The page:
garer snake

Snakes can rouse during warm spikes even in late winter. Garter snakes are among species most likely to be encountered in this area.

If one were to take a hike back through time, into the world of around 120 million years ago, the trail would be cluttered with a huge variety of strange creatures.

This was a time of rapid growth and diversification for both plants and animals, with mammoth ferns and ginkgo trees living alongside hulking dinosaurs and clouds of opportunistic insects.

It was during this time that flowering plants were beginning to differentiate themselves from the dominant cone and spore producers around them.

With dry land quickly filling up with both flora and fauna, life struggled to fill every niche available in order to eke out a meager existence. In this never-ending search for greener pastures, some particularly lanky lizards found refuge underground.

Over time, these creatures began to develop smaller limbs to help accommodate their crawling into tight spaces. Eventually, some lost their limbs altogether, preferring a more streamlined physique over the lumbering forms of most land animals.

Slowly losing their sense of sight, and beginning to rely heavily on a keen sense of smell, they were aided in part by their forked tongues, rare in the animal world.

Today, we refer to these creatures as snakes.

At the time of their humble origins, they were truly underdogs, living humble lives tucked away in the corners of the world, which helped them stay out from underneath the feet of the dominant animals of the time. Scientists also believe that their attraction to underground spaces helped shelter them from the cataclysmic event that led to the extinction of the dinosaurs.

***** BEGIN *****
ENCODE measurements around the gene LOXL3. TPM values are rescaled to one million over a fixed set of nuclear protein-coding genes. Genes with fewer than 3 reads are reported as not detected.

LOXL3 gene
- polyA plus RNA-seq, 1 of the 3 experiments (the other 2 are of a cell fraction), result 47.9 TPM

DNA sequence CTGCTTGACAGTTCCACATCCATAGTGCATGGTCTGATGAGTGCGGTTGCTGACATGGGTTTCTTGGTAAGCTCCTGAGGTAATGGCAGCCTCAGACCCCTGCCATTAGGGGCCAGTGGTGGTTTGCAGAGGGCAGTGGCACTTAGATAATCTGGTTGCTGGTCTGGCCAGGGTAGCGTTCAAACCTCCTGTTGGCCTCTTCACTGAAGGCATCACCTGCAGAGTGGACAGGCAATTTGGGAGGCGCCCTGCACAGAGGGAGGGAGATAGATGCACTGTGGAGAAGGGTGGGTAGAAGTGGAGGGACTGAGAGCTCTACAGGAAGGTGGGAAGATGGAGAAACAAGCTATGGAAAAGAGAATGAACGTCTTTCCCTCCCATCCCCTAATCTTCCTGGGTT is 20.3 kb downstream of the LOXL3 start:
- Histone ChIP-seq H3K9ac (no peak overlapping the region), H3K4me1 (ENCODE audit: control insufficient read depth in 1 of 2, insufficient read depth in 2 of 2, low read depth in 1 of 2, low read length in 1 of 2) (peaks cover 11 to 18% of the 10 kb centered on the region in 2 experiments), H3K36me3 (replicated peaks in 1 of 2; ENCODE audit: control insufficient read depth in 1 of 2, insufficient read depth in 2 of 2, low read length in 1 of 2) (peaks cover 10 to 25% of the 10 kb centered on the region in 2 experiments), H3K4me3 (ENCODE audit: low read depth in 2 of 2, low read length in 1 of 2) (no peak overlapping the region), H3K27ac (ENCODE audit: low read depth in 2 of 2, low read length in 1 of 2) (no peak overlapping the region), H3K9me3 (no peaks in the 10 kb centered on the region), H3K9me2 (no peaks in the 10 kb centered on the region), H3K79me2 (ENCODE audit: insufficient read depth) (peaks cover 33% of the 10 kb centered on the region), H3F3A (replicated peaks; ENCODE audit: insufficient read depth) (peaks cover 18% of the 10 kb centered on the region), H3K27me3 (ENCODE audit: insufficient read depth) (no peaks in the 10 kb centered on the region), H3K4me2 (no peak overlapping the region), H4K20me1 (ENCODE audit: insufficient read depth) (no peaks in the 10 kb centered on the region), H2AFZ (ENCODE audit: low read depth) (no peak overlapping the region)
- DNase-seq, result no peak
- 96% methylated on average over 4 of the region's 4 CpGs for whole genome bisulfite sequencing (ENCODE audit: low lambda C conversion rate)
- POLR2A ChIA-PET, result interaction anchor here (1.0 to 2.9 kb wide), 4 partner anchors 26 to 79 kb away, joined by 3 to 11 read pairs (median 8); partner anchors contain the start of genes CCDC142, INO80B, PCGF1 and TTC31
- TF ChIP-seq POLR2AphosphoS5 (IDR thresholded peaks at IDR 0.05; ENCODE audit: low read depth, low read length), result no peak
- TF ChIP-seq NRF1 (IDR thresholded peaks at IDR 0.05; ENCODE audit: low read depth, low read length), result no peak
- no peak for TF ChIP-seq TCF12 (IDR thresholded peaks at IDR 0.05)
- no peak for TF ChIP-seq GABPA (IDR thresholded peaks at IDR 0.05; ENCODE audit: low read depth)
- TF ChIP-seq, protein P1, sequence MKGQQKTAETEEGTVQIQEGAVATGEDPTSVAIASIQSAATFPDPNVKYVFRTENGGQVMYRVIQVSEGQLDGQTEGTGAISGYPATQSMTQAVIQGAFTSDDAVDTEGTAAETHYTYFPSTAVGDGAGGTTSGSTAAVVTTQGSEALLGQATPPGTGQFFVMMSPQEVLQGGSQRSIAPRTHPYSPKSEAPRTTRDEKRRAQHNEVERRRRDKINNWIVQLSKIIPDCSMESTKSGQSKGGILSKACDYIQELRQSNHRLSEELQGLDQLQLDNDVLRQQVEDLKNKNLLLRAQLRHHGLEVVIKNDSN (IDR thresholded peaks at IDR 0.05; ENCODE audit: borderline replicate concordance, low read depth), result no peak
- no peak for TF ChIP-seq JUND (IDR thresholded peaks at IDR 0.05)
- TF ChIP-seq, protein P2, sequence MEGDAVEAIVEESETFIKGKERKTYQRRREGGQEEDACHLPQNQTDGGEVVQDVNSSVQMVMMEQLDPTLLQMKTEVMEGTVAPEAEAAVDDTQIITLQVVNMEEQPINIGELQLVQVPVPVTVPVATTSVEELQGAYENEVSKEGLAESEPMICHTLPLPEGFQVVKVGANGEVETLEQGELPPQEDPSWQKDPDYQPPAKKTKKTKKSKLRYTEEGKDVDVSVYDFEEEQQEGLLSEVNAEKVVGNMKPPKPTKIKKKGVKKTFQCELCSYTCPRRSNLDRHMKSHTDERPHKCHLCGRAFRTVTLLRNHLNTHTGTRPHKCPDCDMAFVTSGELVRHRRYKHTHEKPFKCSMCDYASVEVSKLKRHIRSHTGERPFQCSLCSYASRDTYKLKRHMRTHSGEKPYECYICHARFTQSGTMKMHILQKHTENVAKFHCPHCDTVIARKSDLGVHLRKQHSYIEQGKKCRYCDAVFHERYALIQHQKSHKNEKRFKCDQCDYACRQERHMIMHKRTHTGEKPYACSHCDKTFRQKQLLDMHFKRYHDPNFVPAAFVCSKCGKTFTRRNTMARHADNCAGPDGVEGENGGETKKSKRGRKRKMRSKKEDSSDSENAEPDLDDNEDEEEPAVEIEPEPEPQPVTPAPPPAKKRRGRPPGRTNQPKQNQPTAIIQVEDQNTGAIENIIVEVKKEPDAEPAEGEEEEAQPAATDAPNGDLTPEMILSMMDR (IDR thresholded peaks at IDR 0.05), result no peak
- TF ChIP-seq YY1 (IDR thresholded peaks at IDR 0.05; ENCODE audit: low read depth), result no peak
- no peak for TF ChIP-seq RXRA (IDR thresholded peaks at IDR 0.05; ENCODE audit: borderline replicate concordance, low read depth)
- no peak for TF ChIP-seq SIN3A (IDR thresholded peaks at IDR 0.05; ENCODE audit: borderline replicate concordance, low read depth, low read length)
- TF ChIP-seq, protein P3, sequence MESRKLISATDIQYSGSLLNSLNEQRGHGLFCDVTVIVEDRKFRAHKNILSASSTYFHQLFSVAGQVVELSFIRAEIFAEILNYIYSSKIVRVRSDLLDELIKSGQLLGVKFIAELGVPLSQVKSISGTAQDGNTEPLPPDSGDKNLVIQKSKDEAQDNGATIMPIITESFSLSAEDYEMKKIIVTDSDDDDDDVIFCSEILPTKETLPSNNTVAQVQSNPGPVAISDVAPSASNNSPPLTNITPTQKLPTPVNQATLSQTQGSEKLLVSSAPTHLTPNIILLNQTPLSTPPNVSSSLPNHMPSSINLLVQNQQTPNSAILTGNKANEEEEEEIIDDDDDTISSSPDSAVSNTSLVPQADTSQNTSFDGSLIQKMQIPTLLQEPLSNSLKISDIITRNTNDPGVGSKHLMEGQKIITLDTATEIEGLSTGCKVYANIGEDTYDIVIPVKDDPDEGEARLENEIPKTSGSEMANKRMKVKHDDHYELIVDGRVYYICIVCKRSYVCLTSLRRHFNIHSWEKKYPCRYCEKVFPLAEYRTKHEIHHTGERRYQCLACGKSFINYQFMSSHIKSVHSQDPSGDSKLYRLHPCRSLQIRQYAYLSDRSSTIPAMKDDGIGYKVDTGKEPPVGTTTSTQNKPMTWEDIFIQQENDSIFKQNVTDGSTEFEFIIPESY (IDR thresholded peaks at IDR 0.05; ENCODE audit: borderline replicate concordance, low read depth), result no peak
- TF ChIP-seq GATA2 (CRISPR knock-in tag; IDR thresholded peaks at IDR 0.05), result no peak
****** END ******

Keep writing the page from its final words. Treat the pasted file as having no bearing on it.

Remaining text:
Immediately following the loss of the dinosaurs and many other dominant life forms at the end of the Cretaceous period, snakes were able to diversify themselves to feed on a wide variety of newly emerging mammalian and insect prey.

This led to the wide diversity of shapes, sizes and hunting styles of snakes that we can find even locally today.

There are 14 species of snakes that reside locally, with the common garter snake, northern watersnake, and brown snake the most likely to be encountered by humans.

All snakes prefer to avoid confrontation whenever possible, and they save their precious venom as a last resort in the case of attack.

Watch your step and use a hiking stick to clear debris piles in your way. Look up pictures and descriptions of copperheads and timber rattlesnakes, as they are the only two species deadly to humans in this area. 

A good deal of non-venomous snakes mimic these in both coloration and demeanor, however, so the best thing to do if stumbling upon a slitherer is to vacate the area in a timely and efficient manner. All snakes are beneficial predators, and should be left alone whenever possible.

As the weather begins to cool in the fall and winter, snakes and other cold-blooded animals must seek shelter for a time. Most snakes take refuge underground, in abandoned groundhog nests or other enclosures.

Many times these spaces are filled with multiple animals of different species, calling a truce to any animosities until the growing season is rekindled.

If you have a semi-open space that could be a tempting winter retreat, make sure to close off any snake-sized openings before the weather begins to freeze.

Snakes don’t enter a true hibernative state, and instead can and do rouse when temperatures warm for a day or two, even in late winter. It’s for this reason that you should always keep your eye out for these helpful garden patrollers as you go about your outdoor business, especially in warmer sunny spots. When given the opportunity, these animals will easily keep your local rodent populations in check.

Brannen Basham and his wife, Jill Jacobs, operate Spriggly’s Beescaping, a business dedicated to the preservation of pollinators. He can be reached at brannen.basham@gmail.com.